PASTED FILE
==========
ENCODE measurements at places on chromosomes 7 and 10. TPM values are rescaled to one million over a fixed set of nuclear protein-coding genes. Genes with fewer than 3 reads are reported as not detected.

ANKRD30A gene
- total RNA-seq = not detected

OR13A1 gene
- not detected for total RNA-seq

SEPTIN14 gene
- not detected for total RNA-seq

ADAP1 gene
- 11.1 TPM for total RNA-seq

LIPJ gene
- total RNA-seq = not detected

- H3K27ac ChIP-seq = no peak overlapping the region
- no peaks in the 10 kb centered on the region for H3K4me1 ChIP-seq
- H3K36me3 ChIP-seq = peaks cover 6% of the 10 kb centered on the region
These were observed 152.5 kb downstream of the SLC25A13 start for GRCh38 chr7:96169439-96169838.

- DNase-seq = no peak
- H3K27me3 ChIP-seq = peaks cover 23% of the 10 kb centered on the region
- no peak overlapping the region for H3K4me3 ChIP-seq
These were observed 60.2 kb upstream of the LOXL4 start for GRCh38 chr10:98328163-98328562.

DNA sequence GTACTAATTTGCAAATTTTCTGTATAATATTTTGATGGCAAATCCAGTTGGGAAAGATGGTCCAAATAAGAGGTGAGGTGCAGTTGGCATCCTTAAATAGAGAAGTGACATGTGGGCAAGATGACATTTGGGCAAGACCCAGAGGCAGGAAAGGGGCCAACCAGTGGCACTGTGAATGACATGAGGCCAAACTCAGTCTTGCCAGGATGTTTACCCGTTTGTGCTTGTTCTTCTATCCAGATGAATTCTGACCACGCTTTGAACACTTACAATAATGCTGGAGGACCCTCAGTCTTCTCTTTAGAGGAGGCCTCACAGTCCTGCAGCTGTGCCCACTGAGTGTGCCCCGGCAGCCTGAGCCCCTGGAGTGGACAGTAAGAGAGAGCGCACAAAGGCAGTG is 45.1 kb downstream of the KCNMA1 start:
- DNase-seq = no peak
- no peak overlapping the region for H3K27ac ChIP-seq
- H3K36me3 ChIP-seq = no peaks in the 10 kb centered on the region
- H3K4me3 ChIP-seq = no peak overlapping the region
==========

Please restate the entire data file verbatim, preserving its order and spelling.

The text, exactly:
ENCODE measurements at places on chromosomes 7 and 10. TPM values are rescaled to one million over a fixed set of nuclear protein-coding genes. Genes with fewer than 3 reads are reported as not detected.

ANKRD30A gene
- total RNA-seq = not detected

OR13A1 gene
- not detected for total RNA-seq

SEPTIN14 gene
- not detected for total RNA-seq

ADAP1 gene
- 11.1 TPM for total RNA-seq

LIPJ gene
- total RNA-seq = not detected

- H3K27ac ChIP-seq = no peak overlapping the region
- no peaks in the 10 kb centered on the region for H3K4me1 ChIP-seq
- H3K36me3 ChIP-seq = peaks cover 6% of the 10 kb centered on the region
These were observed 152.5 kb downstream of the SLC25A13 start for GRCh38 chr7:96169439-96169838.

- DNase-seq = no peak
- H3K27me3 ChIP-seq = peaks cover 23% of the 10 kb centered on the region
- no peak overlapping the region for H3K4me3 ChIP-seq
These were observed 60.2 kb upstream of the LOXL4 start for GRCh38 chr10:98328163-98328562.

DNA sequence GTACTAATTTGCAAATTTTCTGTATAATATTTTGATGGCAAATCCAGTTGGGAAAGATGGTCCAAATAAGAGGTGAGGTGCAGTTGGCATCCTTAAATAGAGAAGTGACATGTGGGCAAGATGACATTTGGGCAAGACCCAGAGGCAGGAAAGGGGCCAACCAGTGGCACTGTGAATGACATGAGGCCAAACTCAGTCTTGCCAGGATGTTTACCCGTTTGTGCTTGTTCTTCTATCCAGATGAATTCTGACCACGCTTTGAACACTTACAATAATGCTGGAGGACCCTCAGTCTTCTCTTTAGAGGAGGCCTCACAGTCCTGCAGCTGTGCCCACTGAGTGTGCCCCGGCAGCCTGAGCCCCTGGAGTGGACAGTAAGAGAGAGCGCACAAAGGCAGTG is 45.1 kb downstream of the KCNMA1 start:
- DNase-seq = no peak
- no peak overlapping the region for H3K27ac ChIP-seq
- H3K36me3 ChIP-seq = no peaks in the 10 kb centered on the region
- H3K4me3 ChIP-seq = no peak overlapping the region